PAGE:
Much of the fruit that uses this technique ripens in autumn, and linger through winter, when there is not much other fruit. It is available to migratory birds and animals that want to fatten up for winter. Unlike nuts and large seeds that get buried locally by squirrels, the tiny seeds of winter berries typically get eaten and ‘dispersed’ more remotely. Some actually need to be scarified by digestion before they will germinate.

Because they put as much effort into attracting vectors to disperse their seed as flowers put into attracting pollinators, fruit and berries can add significant color to the home garden. Oranges, mandarins, lemons, grapefruits and other citrus are quite colorful, even though they do not expect to be taken away by birds, To attract crows, persimmon fruits get as colorful for winter as their foliage was through autumn.

Firethorn (pyracantha) is probably the most colorful and profuse of the ornamental berries. Various specie and cultivars of cotoneaster produce similar berries, but not quite so prolifically. They are popular for their resiliency. Toyon, which is the native ‘California holly’ that Hollywood is named for, is a bit too finicky for irrigated and refined gardens, but can be quite colorful with berries in wild or casual landscapes.

Firethorn, cotoneaster and toyon, as well as English hawthorn, all produce similar ‘pomme’ fruits, which are actually more like tiny apples than real berries. They are so popular with the birds that they are not very messy; although the birds may be if they loiter. English hawthorn is a small deciduous tree, so yellows and defoliates as the bright red fruit ripens.

Annuals Change With The Seasons

50930thumbLike it or not, the warm season annuals that were so flashy all through spring and summer will eventually need to be replaced with cool season annuals to provide color through winter. It is always unpleasant to pull up the annuals of a previous season while they are still blooming, even if they are already getting scruffy and discolored. It is actually easier if they got roasted by recent warmth.

Some warm season annuals last longer than others. Many are actually perennials that can be overplanted with new cool season annuals as they get cut back or go dormant through their ‘off’ season. Some cur back perennials may not survive through winter; but those that do can regenerate next spring, just as the cool season annuals that obscured them all winter are finishing.

Wax begonias, for example, are warm season annuals that can continue to bloom until they get frosted. Where sheltered from frost, they only need to be cut back because partial defoliation exposes knobby bare stems. If they can be hidden by pansies or violas through their bare phase, they never need to be removed, and some will be happy to regenerate in spring.

Conversely, cyclamen, sweet William, chrysanthemum and some primroses are cool season annuals that have the potential to survive under the lush growth of warm season annuals next summer; but that is a topic for later. (Some people are allergic to primroses like poison oak.) Iceland poppy and ornamental cabbage and kale are not so perennial, but are quite colorful through winter.

Alyssum and nasturtium really are annuals that do not survive much more than one year. However, they can perform through summer where sheltered from heat, or through winter where sheltered from cold. In ideal situations, their self sown seedling replace deteriorating older plants, so that they can perform throughout the year. Nasturtium should be planted as seed, not from cell packs.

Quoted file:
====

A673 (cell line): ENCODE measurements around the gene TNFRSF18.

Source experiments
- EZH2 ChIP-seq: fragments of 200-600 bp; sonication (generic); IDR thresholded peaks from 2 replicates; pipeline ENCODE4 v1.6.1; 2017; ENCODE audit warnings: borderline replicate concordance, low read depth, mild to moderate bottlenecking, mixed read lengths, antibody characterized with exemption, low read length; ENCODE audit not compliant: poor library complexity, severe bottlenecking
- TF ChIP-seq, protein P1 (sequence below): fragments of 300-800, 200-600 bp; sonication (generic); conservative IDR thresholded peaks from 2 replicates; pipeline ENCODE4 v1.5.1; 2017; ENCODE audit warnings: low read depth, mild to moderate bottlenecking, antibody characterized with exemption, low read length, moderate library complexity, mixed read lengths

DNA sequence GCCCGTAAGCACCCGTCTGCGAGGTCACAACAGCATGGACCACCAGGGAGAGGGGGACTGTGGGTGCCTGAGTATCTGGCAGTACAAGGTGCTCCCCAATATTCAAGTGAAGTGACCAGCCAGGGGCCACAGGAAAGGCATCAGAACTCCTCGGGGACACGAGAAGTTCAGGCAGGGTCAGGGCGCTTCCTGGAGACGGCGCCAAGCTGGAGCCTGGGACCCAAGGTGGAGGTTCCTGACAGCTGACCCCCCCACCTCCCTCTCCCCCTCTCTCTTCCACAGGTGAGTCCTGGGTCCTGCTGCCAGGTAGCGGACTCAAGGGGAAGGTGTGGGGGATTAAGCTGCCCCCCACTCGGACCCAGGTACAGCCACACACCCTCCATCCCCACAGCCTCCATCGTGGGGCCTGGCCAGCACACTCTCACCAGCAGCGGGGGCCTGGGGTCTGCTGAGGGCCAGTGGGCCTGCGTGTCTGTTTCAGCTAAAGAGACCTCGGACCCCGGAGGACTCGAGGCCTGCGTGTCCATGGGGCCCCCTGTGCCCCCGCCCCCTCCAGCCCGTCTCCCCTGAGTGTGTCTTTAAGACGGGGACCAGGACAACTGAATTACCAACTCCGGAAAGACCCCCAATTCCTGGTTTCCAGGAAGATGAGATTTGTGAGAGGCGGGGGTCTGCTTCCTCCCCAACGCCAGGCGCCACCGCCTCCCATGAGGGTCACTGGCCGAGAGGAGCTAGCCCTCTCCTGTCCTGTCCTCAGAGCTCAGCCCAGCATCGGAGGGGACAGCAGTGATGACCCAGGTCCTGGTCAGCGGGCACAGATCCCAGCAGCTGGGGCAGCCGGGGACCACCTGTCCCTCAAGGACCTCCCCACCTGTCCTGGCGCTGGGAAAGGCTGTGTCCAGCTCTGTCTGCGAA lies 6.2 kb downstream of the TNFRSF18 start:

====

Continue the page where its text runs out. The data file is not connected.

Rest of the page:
Calendula is a popular cool season annual early in the season, but may not last through the end of winter. Yet it is popular because it is so excellent through autumn. Chrysanthemums are even flashier, although they are often replaced as soon their first bloom phase finishes.

Different Time Zones

P80901KIf the flower on the left is a four o’clock, is the flower on the right a five o’clock, or perhaps a three o’clock? Is one a.m. and the other p.m.? What about the flower of the same species that I featured twelve hours ago? What about those in another picture that I will share next Saturday?
Of course, only the colors are different; not the name . . . or the time.
What is odd about these two seemingly different flowers is that they are on the same plant. In fact, they are on the same stem, separated only by a few inches.
Four o’clocks can be odd that way. Individual plants typically bloom with exclusively pink, red, white, yellow or orange flowers. The shades and hues of these colors are variable, but are typically homogeneous throughout each entire plant.
Some plants bloom with flowers of one color that are spotted or variably striped with another. Their flowers are not as homogeneous as those that bloom with only one color, so some of their flowers might be uniformly one color or the other, without spots or stripes. Some plants bloom with a few different colors!
Distinctly bright pink (but not light pink) flowers seem to be the most fragrant and the least variable, typically devoid of spotting or striping. They may be more closely related to the wild species, as it would have been found in its natural range in the Andes, prior to breeding for more interesting colors. Perhaps, after enough generations, other four o’clocks would eventually revert to the same characteristically fragrant bright pink flowers, just like many varieties of nasturtium eventually revert to standard bright orange and yellow. It is hard to say now, while naturalized four o’clocks have yet to do so.